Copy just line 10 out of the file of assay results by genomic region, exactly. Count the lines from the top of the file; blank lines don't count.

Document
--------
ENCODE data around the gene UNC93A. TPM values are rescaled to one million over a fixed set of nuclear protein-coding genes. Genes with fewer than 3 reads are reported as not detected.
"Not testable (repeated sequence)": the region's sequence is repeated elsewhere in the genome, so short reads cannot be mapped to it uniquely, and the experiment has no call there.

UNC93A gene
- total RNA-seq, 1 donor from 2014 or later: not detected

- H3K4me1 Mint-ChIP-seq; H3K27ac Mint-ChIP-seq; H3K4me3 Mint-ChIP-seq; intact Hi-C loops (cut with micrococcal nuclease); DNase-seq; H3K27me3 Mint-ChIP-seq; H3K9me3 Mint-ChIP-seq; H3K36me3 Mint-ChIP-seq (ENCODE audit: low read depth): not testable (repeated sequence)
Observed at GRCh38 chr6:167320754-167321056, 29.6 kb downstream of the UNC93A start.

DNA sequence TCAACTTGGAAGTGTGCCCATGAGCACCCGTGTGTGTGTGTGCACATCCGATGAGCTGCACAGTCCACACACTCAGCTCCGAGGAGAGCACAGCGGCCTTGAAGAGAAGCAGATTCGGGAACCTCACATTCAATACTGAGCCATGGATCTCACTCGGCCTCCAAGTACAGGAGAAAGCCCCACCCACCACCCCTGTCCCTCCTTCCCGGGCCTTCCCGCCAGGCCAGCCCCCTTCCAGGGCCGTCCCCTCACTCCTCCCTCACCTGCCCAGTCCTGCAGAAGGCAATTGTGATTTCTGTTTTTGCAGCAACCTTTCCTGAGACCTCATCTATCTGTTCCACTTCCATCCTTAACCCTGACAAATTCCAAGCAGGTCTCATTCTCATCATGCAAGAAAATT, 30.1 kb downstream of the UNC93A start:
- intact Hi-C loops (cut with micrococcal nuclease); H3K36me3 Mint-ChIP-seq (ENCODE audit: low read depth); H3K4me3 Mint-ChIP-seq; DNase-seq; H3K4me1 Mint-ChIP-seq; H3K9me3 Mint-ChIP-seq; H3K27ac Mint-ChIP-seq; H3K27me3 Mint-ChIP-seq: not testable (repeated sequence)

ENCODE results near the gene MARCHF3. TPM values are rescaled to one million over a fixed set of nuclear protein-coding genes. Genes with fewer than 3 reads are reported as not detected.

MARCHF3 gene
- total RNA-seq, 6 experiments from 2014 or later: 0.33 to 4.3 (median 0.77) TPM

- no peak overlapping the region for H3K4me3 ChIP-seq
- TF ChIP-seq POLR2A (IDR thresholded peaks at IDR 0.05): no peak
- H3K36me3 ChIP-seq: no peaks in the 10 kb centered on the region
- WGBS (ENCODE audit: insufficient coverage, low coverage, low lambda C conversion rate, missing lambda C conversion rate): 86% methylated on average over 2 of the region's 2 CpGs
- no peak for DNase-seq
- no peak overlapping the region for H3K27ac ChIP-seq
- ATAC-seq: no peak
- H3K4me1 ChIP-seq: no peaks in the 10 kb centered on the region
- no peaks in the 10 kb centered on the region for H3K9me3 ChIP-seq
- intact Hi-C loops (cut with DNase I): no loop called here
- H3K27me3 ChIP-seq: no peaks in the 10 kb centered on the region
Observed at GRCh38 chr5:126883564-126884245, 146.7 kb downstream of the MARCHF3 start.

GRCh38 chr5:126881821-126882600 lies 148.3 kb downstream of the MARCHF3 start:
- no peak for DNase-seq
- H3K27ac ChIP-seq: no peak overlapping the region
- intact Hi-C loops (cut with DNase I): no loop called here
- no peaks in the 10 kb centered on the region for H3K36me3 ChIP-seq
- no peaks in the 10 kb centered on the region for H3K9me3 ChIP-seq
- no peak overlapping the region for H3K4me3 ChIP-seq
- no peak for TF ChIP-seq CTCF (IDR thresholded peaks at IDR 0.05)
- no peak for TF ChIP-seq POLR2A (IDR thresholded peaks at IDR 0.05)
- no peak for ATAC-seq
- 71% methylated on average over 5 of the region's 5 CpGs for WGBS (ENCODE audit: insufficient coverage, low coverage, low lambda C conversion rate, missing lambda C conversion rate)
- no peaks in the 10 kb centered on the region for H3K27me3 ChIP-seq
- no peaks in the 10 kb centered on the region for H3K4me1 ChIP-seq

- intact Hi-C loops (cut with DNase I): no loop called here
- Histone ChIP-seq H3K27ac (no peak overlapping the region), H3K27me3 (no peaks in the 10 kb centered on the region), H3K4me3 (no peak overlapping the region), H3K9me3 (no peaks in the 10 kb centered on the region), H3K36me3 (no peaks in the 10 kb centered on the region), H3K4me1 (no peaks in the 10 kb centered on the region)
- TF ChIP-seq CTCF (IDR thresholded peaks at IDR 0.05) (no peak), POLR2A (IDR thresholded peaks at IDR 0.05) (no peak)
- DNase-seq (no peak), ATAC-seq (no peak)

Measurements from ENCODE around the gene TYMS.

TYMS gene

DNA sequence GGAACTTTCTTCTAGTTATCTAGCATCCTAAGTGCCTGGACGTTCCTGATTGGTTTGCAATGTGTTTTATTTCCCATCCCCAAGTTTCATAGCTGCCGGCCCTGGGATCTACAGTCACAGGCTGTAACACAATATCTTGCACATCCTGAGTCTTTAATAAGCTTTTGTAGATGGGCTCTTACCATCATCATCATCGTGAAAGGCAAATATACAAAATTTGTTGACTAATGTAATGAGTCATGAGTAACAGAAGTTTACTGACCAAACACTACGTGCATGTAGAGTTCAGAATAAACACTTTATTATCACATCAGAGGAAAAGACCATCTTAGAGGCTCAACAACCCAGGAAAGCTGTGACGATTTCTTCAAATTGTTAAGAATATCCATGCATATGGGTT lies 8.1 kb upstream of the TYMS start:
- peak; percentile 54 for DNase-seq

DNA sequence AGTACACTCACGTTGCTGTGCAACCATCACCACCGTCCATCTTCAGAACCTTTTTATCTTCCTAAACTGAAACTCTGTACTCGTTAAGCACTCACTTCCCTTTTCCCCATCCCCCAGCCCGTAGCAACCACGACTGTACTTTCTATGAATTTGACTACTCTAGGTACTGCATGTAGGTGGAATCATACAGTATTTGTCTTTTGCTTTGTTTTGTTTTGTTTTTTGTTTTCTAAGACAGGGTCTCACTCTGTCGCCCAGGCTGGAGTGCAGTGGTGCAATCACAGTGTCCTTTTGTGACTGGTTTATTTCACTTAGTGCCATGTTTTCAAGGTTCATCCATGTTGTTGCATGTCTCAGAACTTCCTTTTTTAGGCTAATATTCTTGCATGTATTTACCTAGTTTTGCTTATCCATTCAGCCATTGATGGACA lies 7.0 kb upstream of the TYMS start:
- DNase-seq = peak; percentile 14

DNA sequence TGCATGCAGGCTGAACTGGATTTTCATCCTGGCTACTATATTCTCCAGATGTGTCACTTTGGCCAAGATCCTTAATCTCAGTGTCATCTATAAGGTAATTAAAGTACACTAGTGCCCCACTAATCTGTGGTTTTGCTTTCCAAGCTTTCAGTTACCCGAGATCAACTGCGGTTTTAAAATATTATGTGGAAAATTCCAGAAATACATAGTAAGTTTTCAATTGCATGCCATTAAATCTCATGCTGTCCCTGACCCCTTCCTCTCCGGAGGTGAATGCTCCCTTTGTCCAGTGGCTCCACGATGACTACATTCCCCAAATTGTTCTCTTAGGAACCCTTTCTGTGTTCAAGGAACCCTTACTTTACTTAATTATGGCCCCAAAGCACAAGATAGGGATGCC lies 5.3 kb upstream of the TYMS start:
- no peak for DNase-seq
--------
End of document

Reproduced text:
MARCHF3 gene